Fuel Efficiency

Background

In 2018, the average fuel economy of new passenger cars sold in China was roughly 5.8 liters per 100 kilometers (L/100 km)—equivalent to roughly 40.5 miles per gallon. This was an improvement of roughly 4.3% over the 2017 average.[5]

For at least the past decade, the average fuel efficiency of new cars sold in China has been better than in the United States and Australia but worse than in Europe and Japan.[6]

Note on Units

Policies

The Chinese government requires all new passenger vehicles to meet fuel efficiency standards. The Ministry of Industry and Information Technology (MIIT) issues these standards.

According to the State Council, the purpose of China’s fuel efficiency standards is “to ease fuel supply and demand contradictions, reduce emissions, improve the atmospheric environment, and promote the automotive industry and technological progress.”[7] MIIT specifically identifies CO2 emissions reduction as among the “expected social benefits” of the standards. MIIT estimates that China’s 2020 fuel efficiency standards will reduce CO2 emissions by 113 million tons, as compared to the 2015 standards.[8]

The Chinese government’s fuel efficiency standards have two main parts. First, each vehicle must meet specific fuel efficiency standards based on its weight. The vehicle fleet is divided into 16 categories by weight for this purpose. These standards were first promulgated in 2005 and have been tightened every few years since.[9]

In addition, each vehicle manufacturer must achieve Corporate Average Fuel Consumption (CAFC) limits. These limits apply on an annual basis to each manufacturer’s new vehicle fleet as a whole. The standard for 2016 was 6.7 L/100 km. The standard for 2020 is 5 L/100 km.[10]

Manufacturers are offered several “flexibility schemes” to help meet the CAFC standards.

  • First, manufacturers may use “NEV credits” to help meet the standards. These credits allow manufacturers to count electric vehicles (which use 0 L/100 km) up to five times in determining fleet-wide averages. NEV credits can be (i) earned by manufacturing electric vehicles, or (ii) purchased from electric vehicle manufacturers.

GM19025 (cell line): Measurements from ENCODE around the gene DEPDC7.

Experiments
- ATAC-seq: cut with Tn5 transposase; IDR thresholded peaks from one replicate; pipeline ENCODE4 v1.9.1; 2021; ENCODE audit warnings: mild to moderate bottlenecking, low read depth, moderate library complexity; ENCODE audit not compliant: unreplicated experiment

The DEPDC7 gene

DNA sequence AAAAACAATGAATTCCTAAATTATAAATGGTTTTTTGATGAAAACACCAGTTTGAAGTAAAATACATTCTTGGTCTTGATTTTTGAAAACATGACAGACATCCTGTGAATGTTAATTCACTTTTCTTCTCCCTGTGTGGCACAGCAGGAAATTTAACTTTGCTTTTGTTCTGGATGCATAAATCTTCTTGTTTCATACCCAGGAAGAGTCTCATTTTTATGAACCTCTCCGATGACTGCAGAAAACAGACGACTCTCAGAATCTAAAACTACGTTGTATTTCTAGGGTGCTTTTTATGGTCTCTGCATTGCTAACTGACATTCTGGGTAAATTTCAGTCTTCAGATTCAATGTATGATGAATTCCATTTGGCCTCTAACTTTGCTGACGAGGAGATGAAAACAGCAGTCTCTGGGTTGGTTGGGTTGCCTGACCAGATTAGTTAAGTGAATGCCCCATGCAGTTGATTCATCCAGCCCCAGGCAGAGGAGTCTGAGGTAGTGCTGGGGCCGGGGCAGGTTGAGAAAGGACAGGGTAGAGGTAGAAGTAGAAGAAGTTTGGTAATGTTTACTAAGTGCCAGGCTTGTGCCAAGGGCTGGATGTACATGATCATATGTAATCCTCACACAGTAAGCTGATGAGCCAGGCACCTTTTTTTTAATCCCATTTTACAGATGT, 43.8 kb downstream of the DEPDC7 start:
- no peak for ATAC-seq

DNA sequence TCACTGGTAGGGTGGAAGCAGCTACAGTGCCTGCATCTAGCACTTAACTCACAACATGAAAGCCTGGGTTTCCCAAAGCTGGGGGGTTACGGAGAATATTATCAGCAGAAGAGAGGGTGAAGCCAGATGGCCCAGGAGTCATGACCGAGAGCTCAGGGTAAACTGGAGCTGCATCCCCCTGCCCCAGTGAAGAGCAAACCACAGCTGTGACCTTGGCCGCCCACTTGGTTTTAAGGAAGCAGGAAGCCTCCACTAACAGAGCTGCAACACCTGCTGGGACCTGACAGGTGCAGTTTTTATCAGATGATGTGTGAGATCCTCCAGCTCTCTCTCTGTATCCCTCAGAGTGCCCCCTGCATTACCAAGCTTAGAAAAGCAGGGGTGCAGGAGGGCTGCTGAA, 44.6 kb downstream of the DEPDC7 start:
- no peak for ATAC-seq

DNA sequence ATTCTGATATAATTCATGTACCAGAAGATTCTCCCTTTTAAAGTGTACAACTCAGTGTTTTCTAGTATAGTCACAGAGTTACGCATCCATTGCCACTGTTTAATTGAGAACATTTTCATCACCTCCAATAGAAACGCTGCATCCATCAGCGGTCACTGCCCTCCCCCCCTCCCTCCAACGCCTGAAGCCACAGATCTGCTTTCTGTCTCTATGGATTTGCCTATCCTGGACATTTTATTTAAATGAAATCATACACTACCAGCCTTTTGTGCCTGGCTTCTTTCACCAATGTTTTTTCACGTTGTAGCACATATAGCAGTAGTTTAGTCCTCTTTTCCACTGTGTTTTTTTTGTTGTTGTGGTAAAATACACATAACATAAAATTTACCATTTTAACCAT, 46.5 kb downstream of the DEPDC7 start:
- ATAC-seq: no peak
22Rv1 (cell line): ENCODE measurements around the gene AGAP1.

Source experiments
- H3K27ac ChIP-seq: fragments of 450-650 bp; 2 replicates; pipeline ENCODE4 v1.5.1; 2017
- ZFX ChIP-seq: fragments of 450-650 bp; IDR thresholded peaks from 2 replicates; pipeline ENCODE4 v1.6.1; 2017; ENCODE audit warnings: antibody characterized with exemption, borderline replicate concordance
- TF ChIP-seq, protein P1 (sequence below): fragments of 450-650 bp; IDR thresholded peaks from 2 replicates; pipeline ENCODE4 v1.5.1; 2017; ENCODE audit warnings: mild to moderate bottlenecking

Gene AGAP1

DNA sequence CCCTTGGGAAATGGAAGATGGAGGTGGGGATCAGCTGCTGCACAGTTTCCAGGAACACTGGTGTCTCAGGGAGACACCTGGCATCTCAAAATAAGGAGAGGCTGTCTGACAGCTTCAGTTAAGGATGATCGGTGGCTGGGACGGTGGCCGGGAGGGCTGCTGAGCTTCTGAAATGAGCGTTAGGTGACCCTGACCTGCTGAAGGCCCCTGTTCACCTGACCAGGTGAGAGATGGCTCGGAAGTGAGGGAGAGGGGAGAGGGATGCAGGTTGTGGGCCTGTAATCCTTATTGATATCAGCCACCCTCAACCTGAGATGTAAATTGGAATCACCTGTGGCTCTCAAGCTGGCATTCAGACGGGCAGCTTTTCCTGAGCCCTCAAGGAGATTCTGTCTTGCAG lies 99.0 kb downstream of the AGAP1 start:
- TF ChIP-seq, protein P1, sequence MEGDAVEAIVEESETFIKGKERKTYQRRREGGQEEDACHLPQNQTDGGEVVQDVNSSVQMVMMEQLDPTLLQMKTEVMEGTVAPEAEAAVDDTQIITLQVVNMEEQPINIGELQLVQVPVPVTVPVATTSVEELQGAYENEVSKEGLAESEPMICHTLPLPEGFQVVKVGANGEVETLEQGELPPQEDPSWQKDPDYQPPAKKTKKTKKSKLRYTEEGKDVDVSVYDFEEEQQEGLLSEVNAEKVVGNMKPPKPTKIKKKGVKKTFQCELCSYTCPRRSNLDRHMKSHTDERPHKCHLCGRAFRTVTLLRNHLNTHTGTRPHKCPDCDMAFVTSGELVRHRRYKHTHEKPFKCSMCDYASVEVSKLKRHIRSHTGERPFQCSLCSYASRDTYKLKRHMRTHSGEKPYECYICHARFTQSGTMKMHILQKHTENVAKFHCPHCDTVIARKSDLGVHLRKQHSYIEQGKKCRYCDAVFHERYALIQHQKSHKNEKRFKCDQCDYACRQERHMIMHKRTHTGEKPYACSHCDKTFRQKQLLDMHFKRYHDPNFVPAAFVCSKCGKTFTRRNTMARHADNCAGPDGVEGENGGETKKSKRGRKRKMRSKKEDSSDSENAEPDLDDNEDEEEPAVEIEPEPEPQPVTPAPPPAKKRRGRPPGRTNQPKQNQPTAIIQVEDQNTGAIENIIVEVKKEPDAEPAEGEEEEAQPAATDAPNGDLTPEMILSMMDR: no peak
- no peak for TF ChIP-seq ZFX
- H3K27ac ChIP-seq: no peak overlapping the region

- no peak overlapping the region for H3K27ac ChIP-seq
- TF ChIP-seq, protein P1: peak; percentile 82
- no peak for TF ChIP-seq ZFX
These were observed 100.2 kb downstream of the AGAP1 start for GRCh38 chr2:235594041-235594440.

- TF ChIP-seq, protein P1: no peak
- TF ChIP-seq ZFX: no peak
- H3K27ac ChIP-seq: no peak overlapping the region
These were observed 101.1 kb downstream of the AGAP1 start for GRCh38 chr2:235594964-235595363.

• Second, manufacturers may average performance over several years, using overperformance in one year to compensate for underperformance in other years.[11]

Enforcement of fuel efficiency standards is uneven, with some experts saying manufacturers face few penalties for failing to comply. In 2018, nearly 50 out of 113 domestic auto manufacturers exceeded their CAFC limits, according to MIIT. Under MIIT’s regulations, these manufacturers must come into compliance by applying NEV credits or using other flexibility tools.[12]

Nevertheless, one analysis found that China’s domestic vehicle manufacturing industry as a whole met the government’s fuel efficiency standards in 2016. According to the Innovation Center for Energy and Transportation, a nongovernmental organization, in 2016 the fuel efficiency of the Chinese domestic new vehicle fleet was 6.56 L/100 km, meeting the government standard of 6.7 L/100 km. (When credits for electric vehicles were removed, the fuel efficiency was 6.83 L/100 km.)[13]